Many schools attempted to continue in other Division I sports while fielding a Division III football team. The NCAA refused to allow this move for reasons that are still unclear.

Meanwhile, Montana and a handful of other colleges saw an opportunity to make a name for themselves as the rest of the college football structure collapsed. They invested heavily in football, cutting all other men’s sports, even basketball.

The NCAA’s response to the crisis was hindered by its inability to find a new president. The job was offered to Duke basketball coach Mike Krzyzewski, but he was critically injured laughing at the news.

College sports: End “shamateurism” but don’t pay players

Jay Bilas, with whom I’m proud to share an alma mater, stirred things up recently when he exposed the NCAA for selling shirts with athletes’ names on them. Bilas is a thoughtful guy, not a rash flamethrower, so his interview with Richard Deitsch is worth a read. He distinguishes between bad policy and bad people.

Key quote:

This is about NCAA policy, and a small part of the larger, overall point that the NCAA’s policy on amateurism is unjustifiable in this multi-billion dollar commercial enterprise of college sports.

He’s right, but that shouldn’t lead us into “pay the players” territory. Here’s why:

1. College athletes already get something substantial out of their playing careers. Here’s another Dukie, Seth Davis:

Davis took some criticism on Twitter, but he also heard from someone who pointed out that college loans are crippling a lot of people these days. Athletes have a little less to worry about on that front.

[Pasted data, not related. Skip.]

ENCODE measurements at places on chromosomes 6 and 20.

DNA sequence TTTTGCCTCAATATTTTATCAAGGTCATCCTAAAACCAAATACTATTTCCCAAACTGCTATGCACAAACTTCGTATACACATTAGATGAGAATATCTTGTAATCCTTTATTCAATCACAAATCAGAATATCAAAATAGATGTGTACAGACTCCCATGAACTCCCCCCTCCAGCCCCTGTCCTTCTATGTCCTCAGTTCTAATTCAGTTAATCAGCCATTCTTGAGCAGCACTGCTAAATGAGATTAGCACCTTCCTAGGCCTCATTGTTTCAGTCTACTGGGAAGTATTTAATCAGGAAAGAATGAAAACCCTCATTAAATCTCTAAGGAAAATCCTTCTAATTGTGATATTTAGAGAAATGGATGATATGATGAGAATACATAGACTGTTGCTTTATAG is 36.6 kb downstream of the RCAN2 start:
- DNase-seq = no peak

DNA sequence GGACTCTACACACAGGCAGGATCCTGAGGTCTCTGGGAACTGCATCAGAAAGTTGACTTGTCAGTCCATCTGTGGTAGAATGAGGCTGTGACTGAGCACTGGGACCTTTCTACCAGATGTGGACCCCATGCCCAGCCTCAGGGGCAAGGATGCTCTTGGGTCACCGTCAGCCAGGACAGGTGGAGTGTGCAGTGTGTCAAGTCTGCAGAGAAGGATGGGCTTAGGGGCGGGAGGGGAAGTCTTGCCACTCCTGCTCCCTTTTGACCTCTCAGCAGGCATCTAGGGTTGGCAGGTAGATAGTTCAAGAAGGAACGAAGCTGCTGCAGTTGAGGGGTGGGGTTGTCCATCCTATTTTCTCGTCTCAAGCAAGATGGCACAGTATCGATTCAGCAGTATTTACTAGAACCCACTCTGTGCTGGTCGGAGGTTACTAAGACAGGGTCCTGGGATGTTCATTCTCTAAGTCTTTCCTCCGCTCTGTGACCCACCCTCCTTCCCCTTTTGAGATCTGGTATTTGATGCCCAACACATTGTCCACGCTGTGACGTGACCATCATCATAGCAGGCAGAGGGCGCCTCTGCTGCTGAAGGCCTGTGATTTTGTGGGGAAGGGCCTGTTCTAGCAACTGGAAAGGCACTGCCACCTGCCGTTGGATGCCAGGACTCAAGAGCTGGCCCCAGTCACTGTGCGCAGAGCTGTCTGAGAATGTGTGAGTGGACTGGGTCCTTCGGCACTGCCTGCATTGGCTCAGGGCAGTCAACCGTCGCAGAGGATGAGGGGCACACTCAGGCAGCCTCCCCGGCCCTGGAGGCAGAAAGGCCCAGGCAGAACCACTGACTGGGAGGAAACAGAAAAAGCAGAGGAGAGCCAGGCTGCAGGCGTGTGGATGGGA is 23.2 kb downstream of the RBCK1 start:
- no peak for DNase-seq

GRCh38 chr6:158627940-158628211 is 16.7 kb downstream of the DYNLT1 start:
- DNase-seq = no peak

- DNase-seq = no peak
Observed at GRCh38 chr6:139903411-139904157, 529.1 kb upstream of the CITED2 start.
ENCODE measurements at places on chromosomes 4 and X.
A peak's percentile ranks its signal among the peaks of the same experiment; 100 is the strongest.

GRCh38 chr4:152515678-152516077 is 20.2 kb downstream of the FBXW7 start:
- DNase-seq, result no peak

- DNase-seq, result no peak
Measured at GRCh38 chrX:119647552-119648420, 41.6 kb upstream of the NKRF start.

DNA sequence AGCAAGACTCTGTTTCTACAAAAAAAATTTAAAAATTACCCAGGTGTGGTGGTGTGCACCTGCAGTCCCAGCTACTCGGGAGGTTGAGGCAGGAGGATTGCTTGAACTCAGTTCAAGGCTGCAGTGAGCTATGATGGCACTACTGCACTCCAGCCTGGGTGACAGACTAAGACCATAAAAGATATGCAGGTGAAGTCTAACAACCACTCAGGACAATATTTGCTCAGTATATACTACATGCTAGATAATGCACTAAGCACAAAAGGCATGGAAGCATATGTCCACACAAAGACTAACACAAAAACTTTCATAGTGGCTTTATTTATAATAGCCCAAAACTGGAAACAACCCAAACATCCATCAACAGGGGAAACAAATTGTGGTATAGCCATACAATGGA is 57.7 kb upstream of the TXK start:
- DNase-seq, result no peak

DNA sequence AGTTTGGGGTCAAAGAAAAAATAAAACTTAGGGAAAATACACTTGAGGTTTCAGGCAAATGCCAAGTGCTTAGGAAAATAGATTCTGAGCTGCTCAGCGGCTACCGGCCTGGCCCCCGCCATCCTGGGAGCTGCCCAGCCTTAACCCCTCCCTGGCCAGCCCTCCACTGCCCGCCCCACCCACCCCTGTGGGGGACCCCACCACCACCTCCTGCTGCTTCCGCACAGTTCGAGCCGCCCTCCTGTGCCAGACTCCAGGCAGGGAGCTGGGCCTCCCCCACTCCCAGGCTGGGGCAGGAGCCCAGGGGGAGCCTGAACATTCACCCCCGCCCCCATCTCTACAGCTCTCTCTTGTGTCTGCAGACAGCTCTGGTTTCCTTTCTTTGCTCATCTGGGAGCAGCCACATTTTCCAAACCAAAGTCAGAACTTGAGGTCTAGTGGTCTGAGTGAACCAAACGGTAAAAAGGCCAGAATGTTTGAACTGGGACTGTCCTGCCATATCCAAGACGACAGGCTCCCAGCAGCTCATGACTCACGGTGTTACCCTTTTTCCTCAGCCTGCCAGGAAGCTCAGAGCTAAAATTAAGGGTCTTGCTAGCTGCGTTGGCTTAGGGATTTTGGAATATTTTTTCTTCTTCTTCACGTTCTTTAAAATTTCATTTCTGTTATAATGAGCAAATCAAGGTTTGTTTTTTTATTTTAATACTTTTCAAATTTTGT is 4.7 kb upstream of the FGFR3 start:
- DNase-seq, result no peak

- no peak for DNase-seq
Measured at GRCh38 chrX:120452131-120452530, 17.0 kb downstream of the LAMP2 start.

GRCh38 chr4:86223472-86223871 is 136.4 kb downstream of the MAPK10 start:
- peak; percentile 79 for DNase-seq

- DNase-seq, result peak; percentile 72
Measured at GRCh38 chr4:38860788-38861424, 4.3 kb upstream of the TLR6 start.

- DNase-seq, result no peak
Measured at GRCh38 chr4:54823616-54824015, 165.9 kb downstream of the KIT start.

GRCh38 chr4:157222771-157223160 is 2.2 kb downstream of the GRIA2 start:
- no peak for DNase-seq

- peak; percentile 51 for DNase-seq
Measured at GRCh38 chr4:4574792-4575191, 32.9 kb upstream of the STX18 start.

2. Most college sports programs aren’t profitable.

Granted, colleges sell a lot of merchandise on the backs of their sports teams. Merchandise isn’t always easy in accounting terms. When I buy a Georgia sweatshirt, the football team plays a big role in my purchase, but so does the fact that my father was on the faculty there for 40 years. When I buy an MIT shirt for my kids, a smaller percentage of that purchase reflects my admiration that so many smart kids at the school participate in sports. (It was 20 percent until a few cuts were made a few years ago. Cal Tech, by the way, is on probation. Seriously. And yes, it doesn’t make the NCAA look good.)

3. Nonrevenue sports shouldn’t just be collateral damage as colleges ramp up spending wars in football.

I have another idea, and it’s related to what I’ve discussed in the past on getting the NCAA to drop the ridiculous regulations and focus on actual cheating.

Let players make and keep outside money.

EA Sports wants to use current player likenesses in their games? Fine. Pay them. (Obviously, they should also pay former players like Ed O’Bannon, whose lawsuit should have settled long ago.)

Someone wants to pay Johnny Manziel $1,000 to sign autographs? Fine. Let him keep it.